MOORE, Okla. (BP) -- Dozens were killed as a historic tornado moved through the Oklahoma City suburb of Moore, Okla., Monday afternoon (May 20) prompting the North American Mission Board to direct all incoming disaster relief funds to the area.
By Tuesday morning the death toll was reported at 51 and climbing, but the medical examiner's office later revised that to at least 24 deaths including nine children, according to the Associated Press.
Many of the victims were children, after the tornado severely damaged two elementary schools. The search for survivors continued Tuesday, and it was unclear how many could still be trapped in rubble, dead or alive.
Southern Baptist Convention President Fred Luter expressed concern for the tragedy in the nation's heartland.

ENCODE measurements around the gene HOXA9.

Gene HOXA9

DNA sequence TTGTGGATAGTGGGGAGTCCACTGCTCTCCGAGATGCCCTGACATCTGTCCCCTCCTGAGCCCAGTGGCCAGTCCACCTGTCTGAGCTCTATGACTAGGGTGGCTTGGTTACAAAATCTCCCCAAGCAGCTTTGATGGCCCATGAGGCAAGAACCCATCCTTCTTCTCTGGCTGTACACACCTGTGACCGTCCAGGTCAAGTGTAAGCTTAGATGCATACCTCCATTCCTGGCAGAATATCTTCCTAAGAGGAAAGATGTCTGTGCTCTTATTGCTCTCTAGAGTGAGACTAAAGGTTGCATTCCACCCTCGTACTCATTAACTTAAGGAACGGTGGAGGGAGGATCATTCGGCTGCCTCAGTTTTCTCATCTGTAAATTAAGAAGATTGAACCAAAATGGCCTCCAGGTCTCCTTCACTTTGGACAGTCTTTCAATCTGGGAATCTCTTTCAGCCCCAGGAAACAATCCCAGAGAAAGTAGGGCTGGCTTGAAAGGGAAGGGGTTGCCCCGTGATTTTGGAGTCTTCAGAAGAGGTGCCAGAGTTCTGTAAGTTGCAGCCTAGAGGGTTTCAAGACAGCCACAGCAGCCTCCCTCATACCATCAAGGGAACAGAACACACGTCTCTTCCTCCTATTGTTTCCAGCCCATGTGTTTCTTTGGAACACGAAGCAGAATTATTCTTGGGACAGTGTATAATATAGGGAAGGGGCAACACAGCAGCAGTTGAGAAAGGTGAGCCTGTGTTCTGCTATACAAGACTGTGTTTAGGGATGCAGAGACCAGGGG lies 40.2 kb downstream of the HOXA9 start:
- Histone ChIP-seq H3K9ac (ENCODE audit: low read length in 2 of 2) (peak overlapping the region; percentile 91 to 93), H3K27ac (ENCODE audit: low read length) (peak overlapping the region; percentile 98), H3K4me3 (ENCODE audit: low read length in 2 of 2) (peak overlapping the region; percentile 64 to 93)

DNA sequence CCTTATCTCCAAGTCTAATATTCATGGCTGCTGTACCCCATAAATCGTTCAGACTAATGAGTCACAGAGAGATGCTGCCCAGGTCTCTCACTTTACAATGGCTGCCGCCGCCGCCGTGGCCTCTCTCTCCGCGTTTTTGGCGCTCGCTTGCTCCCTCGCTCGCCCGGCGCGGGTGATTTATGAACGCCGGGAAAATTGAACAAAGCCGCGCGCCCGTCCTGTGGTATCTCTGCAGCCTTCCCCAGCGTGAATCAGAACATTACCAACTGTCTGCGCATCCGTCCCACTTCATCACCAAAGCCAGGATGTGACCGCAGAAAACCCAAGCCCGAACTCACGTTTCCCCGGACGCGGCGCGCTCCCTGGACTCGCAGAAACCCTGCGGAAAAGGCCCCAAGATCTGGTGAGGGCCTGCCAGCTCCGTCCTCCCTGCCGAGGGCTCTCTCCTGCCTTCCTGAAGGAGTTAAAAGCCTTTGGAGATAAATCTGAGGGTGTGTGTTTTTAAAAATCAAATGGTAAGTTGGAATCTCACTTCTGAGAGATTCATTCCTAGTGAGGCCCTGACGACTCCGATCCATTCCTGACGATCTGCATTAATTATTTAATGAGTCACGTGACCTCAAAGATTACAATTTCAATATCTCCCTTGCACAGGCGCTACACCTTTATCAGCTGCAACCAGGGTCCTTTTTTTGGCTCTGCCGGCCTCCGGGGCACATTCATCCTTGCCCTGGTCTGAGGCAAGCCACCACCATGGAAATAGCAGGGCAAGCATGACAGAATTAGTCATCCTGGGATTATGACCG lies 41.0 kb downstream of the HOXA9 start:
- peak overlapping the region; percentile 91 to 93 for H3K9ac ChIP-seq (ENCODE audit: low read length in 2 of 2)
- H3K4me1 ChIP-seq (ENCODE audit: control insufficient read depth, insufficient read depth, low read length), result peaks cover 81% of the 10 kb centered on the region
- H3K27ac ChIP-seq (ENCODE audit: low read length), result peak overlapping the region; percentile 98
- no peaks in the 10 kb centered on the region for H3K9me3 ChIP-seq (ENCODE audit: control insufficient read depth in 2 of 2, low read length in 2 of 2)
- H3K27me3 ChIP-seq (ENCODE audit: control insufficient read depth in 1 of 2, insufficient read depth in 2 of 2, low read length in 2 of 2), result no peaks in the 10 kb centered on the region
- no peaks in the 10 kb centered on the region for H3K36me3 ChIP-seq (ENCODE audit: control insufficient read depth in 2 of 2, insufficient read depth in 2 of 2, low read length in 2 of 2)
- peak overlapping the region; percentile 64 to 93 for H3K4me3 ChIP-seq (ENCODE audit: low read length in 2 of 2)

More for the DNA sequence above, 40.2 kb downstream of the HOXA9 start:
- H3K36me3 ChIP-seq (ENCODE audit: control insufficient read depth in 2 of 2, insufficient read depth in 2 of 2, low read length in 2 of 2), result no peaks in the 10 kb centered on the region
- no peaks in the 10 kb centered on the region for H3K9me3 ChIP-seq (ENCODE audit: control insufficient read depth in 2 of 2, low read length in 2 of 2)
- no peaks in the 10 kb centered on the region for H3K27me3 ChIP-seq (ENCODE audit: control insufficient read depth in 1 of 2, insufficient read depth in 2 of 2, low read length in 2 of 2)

"On behalf of the Southern Baptist Convention, our prayers and thoughts are with the families and victims of the tragic tornado in Moore, Okla.," Luter said in a statement May 21. "Not only our prayers but disaster relief teams from across the SBC are there to assist in any way possible. May God give the citizens of Moore, Okla., comfort, strength and hope during this trying time."
More than 230 people were injured as the two-mile wide tornado stayed on the ground for 40 minutes, cutting a 17-mile path in a heavily populated area. An early estimate rated the tornado as an EF4, CNN said.
The North American Mission Board, in charge of the national Southern Baptist Disaster Relief operation, used Twitter Monday night to signal an exclusive allotment of funds.
"We are currently directing all donations to our disaster fund to Oklahoma City relief. #prayforoklahoma," NAMB tweeted with a link to a donation form.
Frank Page, president of the SBC's Executive Committee, told Baptist Press May 21 his prayers "go out to the dear people of Oklahoma during this tragic time." Read More